By George Harrison
Government officials have finally finished the ten-year process of declassifying Britain's real-life X Files, but some think they've been made deliberately hard to access. Former MoD alien expert Nick Pope wonders what's really been going on.
THE MoD has spent ten years releasing a trickle of declassified files relating to UFO sightings... and now the final three documents have been made public.
This final release completes the Government's long process of publishing Britain's real-life X Files, formerly top-secret papers containing eyewitness accounts, sketches and police reports of UFO sightings from the 1970s to the early noughties.
Nick Pope, former UFO investigator at the MoD, has suggested that alien enthusiasts won't be too chuffed with this final release
Over the past decade, the files, which have been drip-fed into the public domain to hush any claims of a conspiracy, were ushered out without any fanfare from the Government, with batches steadily and unceremoniously cropping up online.
The final three documents appeared on the National Archives website on January 1, and are all dated from 1986.
One is described as UFO incidents, while the others are filed under UFO reports and UFO correspondence.
But, even after spending the past three decades behind the closed doors of the MoD, they're unlikely to satisfy conspiracy theorists.
Past file releases have included eyewitness accounts of UFO sightings
Unlike many of the releases before it, this final wave of files won't be available online, and the timing of their publication is sure to cause more a stir among the UFO community.
Officials originally decided to circulate the documents to save the hassle of responding to thousands of freedom of information requests about the Government's knowledge of UFOs.
But Nick Pope, who used to run the Ministry of Defence's UFO project, says conspiracy theorists are likely to be "incensed" by the questions thrown up by the final file dump.
Now, believers will want to know why the Government waited ten years to release these files, and why they've been made so hard to get hold of.
The release of these files prove governments are taking alien life more seriously than we thought... and some reckon they're still hiding something
Why January 1?
One reason why UFO hunters are unlikely to be happy is the precise timing of the release, on New Years Day.
Nick says: "This looks suspiciously as if The National Archives tried to sneak out this release when nobody was looking."
Some will be asking whether this was an attempt to bury the release by shuffling it out on a bank holiday when everyone was in bed.
It's true that January 1 is a common release date for public files, but hardcore UFO hunters will want to know why the MoD has held on to these for so long in the first place.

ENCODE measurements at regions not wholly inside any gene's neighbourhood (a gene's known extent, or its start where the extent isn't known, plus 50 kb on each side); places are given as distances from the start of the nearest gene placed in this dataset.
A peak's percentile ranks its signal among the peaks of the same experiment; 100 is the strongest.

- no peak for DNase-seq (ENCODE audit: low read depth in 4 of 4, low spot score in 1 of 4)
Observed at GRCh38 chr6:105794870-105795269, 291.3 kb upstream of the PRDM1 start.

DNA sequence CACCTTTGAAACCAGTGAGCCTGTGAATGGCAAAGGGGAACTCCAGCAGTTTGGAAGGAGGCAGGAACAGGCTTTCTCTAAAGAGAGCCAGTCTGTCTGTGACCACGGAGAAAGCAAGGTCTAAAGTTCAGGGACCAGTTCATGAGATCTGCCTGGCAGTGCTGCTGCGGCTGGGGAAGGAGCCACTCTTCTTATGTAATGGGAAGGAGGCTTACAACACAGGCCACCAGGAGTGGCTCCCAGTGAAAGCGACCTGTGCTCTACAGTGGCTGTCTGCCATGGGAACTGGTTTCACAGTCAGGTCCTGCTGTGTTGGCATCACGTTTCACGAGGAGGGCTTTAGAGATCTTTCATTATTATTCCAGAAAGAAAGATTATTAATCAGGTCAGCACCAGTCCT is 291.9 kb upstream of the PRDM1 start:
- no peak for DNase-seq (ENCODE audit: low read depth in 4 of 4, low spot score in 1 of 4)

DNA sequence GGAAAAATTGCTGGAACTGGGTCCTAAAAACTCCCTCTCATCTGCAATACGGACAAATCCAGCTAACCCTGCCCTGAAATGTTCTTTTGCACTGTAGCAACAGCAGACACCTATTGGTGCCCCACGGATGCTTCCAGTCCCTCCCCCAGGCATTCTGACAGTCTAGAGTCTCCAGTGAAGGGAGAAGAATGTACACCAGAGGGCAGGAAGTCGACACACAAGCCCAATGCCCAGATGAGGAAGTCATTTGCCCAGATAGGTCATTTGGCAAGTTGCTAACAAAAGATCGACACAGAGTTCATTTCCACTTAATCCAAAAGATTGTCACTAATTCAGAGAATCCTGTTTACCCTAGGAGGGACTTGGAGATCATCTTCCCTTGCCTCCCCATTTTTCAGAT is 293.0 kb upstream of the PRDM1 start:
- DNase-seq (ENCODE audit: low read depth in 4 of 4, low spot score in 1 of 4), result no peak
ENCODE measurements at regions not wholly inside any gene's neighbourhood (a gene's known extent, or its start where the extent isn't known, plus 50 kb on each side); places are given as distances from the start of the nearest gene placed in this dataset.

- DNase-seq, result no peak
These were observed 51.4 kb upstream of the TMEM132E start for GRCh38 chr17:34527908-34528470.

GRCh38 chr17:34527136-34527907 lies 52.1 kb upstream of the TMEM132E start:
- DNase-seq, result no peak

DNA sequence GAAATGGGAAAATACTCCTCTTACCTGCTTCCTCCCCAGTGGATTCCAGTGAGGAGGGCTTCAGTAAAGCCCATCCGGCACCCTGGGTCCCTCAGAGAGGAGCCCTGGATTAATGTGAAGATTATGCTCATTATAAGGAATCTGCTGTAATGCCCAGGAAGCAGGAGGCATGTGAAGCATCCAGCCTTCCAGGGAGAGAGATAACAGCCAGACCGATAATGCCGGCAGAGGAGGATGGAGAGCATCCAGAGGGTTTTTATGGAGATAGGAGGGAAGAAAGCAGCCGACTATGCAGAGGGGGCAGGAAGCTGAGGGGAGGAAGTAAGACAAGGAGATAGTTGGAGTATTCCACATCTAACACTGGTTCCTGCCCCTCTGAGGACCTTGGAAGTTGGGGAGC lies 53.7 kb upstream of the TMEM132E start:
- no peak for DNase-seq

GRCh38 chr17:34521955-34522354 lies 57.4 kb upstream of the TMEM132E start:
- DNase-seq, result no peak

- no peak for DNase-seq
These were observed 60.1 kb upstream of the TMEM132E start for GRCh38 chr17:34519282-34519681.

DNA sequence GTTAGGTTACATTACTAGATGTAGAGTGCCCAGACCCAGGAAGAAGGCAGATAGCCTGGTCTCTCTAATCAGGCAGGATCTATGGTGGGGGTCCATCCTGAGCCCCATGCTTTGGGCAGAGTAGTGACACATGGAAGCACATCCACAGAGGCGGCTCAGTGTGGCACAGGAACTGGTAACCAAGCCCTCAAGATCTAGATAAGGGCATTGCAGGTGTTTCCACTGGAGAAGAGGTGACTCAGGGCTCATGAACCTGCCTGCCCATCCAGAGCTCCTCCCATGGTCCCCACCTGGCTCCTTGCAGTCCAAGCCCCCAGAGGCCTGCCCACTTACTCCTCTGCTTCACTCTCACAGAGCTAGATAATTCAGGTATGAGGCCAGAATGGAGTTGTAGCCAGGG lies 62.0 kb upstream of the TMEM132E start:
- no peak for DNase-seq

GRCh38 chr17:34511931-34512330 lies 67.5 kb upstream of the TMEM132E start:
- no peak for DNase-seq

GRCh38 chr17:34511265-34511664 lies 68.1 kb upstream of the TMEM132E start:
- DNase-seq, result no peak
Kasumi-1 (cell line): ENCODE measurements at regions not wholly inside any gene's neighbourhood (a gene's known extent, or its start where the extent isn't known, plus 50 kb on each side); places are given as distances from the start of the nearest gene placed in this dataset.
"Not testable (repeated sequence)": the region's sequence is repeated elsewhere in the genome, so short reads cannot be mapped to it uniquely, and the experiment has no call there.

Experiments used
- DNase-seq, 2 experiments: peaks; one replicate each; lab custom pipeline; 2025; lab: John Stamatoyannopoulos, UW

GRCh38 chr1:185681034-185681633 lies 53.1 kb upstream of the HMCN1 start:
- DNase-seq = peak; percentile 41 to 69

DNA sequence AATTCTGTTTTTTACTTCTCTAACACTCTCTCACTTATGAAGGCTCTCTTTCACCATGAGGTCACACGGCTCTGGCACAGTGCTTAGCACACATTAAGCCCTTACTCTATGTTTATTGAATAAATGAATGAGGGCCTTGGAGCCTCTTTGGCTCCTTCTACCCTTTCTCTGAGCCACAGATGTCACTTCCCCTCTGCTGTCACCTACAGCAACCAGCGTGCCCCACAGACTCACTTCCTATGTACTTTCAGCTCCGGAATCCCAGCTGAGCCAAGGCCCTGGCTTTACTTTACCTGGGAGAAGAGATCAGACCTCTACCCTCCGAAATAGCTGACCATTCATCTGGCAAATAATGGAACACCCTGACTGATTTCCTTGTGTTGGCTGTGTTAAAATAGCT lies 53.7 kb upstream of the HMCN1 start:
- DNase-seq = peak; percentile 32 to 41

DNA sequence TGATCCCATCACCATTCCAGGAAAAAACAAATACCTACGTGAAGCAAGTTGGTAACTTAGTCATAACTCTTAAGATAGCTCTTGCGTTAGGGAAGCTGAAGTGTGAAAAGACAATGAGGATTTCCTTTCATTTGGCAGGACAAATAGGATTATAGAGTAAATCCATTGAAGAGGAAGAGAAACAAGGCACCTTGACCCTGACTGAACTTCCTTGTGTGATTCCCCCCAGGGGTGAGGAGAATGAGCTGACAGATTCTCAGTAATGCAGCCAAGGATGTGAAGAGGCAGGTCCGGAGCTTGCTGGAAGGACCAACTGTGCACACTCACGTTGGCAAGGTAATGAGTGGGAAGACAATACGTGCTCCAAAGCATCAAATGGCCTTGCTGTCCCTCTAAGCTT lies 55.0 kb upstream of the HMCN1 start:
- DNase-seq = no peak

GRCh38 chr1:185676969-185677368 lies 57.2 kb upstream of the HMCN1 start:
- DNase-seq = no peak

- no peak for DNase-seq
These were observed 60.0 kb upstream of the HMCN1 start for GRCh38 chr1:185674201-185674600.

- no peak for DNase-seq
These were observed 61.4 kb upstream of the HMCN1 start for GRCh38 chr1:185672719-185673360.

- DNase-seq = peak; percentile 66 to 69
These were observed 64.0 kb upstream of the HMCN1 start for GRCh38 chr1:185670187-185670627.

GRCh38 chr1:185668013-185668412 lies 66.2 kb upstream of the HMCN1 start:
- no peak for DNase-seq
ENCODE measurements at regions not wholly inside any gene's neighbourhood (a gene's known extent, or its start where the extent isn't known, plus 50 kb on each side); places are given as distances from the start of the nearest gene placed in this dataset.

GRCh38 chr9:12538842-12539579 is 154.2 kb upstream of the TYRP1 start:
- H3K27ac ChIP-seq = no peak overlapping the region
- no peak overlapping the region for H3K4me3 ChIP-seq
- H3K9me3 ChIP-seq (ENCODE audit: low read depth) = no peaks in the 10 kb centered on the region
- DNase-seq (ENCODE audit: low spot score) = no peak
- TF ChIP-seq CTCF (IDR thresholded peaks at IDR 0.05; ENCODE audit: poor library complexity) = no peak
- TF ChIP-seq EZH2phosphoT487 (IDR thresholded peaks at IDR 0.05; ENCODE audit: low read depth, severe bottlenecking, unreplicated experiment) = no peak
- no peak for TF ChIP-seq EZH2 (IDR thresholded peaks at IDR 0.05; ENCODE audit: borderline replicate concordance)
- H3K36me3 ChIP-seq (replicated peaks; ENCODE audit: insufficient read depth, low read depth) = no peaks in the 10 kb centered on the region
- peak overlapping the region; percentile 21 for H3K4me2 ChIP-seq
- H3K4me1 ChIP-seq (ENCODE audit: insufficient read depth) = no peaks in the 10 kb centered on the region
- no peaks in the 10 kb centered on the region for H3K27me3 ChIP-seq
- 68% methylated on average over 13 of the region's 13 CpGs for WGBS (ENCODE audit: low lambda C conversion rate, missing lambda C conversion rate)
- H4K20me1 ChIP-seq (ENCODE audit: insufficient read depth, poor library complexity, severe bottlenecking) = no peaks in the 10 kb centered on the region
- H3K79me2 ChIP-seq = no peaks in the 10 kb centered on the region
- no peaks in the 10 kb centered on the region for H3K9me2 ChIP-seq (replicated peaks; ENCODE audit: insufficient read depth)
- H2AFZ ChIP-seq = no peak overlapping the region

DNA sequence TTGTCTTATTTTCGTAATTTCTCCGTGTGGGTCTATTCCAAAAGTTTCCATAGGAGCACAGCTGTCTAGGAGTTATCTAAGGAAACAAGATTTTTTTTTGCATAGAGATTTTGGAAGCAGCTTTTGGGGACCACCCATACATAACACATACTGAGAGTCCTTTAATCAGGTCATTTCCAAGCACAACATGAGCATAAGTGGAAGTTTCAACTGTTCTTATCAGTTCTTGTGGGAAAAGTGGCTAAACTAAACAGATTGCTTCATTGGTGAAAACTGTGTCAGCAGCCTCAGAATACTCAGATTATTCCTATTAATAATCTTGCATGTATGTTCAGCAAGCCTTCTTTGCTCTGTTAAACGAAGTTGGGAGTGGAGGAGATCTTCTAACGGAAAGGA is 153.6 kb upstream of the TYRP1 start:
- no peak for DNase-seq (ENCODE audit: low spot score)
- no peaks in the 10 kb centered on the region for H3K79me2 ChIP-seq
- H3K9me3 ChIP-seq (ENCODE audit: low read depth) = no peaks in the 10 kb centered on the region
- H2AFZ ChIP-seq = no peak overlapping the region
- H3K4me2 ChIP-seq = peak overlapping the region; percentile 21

Previous files include sketches and police reports relating to UFO sightings
Is there a link to the Pentagon's UFO research?
This final wave of files, which caps off a ten-year release programme, was published after the big news broke that the American government was hiding its own X Files.
Nick said: "Coming so soon after the revelations about the Pentagon's UFO program, this will raise suspicion in the UFO community that there's been co-ordination between the US and UK government on this."
Conspiracy theorists may also wonder whether the MoD's UFO reports ever tied in with the Pentagon's £16 million investigation into the existence of UFOs and aliens.
Dubbed the Advanced Aerospace Threat Identification Program, the secret project ran for five years, proving that both US and UK governments take aliens more seriously than we all thought
Why aren't they online?
Unlike many of the other X Files, the final three documents haven't been digitised.
That means anyone who wants to read them will have to either visit the National Archives in person or fork out to order a copy of the documents.
While hardcore alien chasers are unlikely to be put off by this, it does make it harder for members of the public to access the declassified files.
Nick has previously been critical of the way the release has been handled, and he says having to pay for the final files is sure to outrage the UFO community.
He added: "Having worked on the MoD's UFO investigations in the Nineties I'm pleased that these files are finally in the open.
"There's no smoking gun in these files that says UFOs are extraterrestrial, but there are plenty of interesting sighting reports and other related material relating to MoD research on the subject.
"These recent revelations in the UK and the US show that whatever you believe about the UFO mystery, some of us in government took the subject seriously."